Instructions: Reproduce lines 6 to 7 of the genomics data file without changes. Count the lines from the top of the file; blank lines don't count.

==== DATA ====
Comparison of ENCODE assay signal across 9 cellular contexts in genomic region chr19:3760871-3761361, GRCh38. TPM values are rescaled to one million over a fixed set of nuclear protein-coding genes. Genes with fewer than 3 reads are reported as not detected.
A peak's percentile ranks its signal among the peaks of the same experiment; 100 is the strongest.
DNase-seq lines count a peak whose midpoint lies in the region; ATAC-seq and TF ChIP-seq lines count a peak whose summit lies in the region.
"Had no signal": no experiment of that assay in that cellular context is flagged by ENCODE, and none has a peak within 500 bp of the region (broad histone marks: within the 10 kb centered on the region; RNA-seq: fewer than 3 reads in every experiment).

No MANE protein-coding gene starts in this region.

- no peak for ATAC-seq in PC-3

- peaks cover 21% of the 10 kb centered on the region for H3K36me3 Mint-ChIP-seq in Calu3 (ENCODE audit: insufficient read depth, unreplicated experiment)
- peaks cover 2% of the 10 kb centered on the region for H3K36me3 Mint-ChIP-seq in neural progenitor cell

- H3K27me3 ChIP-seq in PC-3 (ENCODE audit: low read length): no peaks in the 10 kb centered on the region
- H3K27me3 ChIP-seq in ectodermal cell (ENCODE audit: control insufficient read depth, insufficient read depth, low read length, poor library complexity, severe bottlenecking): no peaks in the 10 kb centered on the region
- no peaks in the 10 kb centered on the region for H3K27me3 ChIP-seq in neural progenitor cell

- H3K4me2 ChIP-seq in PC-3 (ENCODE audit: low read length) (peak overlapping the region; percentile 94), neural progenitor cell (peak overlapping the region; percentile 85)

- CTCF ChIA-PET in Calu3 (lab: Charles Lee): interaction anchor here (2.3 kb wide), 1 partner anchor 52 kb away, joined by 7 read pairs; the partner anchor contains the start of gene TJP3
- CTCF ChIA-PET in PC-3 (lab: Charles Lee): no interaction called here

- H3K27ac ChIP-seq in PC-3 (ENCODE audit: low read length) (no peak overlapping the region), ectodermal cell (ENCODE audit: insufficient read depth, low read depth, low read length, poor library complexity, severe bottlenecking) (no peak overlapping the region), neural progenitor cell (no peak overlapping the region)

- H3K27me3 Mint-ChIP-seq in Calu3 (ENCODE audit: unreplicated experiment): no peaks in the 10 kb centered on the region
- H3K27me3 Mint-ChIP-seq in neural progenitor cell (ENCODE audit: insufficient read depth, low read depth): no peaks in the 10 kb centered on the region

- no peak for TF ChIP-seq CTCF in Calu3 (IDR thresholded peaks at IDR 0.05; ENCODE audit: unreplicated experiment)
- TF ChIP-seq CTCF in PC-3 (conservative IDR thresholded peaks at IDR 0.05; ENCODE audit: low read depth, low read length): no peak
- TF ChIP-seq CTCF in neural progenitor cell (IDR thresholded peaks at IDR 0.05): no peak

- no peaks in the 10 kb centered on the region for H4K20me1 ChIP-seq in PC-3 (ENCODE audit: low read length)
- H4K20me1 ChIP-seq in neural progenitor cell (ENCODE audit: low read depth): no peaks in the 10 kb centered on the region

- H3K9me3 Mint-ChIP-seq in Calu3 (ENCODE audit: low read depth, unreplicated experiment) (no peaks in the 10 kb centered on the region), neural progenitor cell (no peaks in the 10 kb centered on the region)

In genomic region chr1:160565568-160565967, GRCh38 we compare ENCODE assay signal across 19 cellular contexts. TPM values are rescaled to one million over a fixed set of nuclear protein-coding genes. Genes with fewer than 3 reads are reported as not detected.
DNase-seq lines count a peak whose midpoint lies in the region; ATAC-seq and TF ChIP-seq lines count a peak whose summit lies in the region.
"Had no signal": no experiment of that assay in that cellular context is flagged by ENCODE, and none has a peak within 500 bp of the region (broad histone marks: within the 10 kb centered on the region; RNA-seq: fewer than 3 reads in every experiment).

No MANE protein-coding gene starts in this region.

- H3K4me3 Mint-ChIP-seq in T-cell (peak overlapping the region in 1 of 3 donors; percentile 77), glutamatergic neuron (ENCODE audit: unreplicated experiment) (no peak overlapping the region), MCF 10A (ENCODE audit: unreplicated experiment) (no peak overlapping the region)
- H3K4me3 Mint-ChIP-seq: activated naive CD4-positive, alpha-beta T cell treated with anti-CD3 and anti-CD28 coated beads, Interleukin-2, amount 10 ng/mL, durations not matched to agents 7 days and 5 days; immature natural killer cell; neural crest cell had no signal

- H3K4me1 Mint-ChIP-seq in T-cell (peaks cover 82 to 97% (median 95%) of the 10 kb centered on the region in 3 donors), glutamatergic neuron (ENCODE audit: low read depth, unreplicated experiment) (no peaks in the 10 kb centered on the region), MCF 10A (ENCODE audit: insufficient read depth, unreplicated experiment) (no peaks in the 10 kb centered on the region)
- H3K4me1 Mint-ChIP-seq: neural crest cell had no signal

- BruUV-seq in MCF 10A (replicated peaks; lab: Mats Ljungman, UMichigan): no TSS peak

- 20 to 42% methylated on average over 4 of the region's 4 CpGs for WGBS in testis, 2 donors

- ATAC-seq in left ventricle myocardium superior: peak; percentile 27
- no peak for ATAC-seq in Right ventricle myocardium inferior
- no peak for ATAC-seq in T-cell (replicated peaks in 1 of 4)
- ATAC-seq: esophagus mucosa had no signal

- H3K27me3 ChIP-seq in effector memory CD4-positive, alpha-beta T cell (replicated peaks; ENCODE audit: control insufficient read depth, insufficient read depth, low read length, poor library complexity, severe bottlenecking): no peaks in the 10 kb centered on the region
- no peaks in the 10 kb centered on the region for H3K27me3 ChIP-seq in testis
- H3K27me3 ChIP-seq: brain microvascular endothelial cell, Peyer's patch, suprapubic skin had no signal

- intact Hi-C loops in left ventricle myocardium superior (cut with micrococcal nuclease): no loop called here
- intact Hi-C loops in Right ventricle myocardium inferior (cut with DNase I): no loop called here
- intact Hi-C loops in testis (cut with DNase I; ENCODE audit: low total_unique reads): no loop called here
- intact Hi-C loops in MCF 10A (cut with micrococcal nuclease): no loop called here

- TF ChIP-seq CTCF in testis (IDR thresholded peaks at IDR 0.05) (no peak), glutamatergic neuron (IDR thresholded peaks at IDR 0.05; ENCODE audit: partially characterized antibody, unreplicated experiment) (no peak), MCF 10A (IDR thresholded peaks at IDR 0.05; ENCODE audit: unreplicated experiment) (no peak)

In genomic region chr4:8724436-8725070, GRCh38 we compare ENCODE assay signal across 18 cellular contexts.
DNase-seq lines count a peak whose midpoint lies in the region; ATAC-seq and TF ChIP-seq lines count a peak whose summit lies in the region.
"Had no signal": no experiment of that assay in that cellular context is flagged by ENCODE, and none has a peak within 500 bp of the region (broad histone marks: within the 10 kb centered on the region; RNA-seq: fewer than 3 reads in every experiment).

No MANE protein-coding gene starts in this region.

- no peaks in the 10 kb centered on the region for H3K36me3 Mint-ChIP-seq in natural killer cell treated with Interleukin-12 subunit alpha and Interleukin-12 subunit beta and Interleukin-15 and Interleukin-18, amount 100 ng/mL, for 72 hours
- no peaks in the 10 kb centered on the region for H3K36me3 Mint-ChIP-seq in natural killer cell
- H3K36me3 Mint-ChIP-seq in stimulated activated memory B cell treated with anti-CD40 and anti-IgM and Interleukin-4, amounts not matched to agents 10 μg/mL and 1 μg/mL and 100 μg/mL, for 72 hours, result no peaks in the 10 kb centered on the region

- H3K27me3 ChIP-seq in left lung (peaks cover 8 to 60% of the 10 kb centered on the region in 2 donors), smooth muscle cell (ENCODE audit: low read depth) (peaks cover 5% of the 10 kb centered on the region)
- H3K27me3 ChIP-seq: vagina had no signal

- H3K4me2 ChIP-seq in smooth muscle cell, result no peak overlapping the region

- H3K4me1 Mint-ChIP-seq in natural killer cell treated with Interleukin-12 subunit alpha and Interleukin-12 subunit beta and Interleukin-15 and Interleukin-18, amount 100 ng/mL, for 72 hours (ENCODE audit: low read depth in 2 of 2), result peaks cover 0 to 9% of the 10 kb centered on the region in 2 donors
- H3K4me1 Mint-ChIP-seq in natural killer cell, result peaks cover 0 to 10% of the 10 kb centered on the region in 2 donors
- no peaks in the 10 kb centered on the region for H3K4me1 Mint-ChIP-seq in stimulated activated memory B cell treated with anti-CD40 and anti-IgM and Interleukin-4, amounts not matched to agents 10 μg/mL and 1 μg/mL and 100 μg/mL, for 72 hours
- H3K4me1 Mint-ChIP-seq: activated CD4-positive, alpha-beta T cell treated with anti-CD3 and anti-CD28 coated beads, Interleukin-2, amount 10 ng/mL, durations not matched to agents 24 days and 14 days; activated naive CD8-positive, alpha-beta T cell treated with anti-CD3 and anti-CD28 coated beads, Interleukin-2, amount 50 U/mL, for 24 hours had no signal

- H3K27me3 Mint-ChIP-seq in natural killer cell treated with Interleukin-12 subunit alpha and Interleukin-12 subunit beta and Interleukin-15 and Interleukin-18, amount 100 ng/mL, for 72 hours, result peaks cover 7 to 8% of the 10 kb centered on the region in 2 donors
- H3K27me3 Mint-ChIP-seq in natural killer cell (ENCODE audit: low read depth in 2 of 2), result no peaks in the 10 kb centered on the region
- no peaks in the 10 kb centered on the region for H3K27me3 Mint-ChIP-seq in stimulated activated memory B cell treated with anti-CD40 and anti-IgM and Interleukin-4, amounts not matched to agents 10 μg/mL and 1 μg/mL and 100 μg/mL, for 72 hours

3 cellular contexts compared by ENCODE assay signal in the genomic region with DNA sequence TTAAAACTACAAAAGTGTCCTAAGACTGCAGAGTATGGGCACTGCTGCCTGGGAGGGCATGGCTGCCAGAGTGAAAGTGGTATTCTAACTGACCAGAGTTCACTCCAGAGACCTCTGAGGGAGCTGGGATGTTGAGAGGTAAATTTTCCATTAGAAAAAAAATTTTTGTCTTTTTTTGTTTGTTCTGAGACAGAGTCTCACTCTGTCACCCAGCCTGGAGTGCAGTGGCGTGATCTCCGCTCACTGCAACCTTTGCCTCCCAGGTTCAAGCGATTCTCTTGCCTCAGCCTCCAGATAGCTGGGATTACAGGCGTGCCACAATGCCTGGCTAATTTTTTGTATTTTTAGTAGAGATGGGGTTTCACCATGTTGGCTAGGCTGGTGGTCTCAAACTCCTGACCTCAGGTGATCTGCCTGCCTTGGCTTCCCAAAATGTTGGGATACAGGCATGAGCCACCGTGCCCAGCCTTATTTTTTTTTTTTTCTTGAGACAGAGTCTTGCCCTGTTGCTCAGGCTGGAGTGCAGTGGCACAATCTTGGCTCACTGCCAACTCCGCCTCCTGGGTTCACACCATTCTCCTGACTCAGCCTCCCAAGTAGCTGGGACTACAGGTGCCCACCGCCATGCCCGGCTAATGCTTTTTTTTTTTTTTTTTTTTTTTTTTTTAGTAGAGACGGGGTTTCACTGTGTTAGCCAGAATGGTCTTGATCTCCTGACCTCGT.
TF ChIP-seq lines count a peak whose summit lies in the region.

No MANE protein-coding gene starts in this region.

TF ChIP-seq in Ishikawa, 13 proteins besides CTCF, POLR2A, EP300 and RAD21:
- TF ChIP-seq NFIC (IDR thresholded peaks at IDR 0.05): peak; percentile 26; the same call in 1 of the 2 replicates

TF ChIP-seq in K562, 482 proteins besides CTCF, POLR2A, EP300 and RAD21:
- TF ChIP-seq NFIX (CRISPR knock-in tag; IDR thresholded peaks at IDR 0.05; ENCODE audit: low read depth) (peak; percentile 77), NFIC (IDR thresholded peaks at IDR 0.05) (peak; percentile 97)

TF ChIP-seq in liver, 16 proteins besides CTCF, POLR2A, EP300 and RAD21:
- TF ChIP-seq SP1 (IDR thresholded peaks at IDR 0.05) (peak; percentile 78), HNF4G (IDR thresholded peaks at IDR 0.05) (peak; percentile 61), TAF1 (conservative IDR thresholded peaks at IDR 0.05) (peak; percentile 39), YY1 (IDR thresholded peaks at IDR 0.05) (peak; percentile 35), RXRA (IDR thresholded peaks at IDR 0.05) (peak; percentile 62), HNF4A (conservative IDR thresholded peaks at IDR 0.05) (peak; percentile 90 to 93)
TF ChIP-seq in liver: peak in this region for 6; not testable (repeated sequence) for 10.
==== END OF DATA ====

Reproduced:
- no peak for ATAC-seq in PC-3

- peaks cover 21% of the 10 kb centered on the region for H3K36me3 Mint-ChIP-seq in Calu3 (ENCODE audit: insufficient read depth, unreplicated experiment)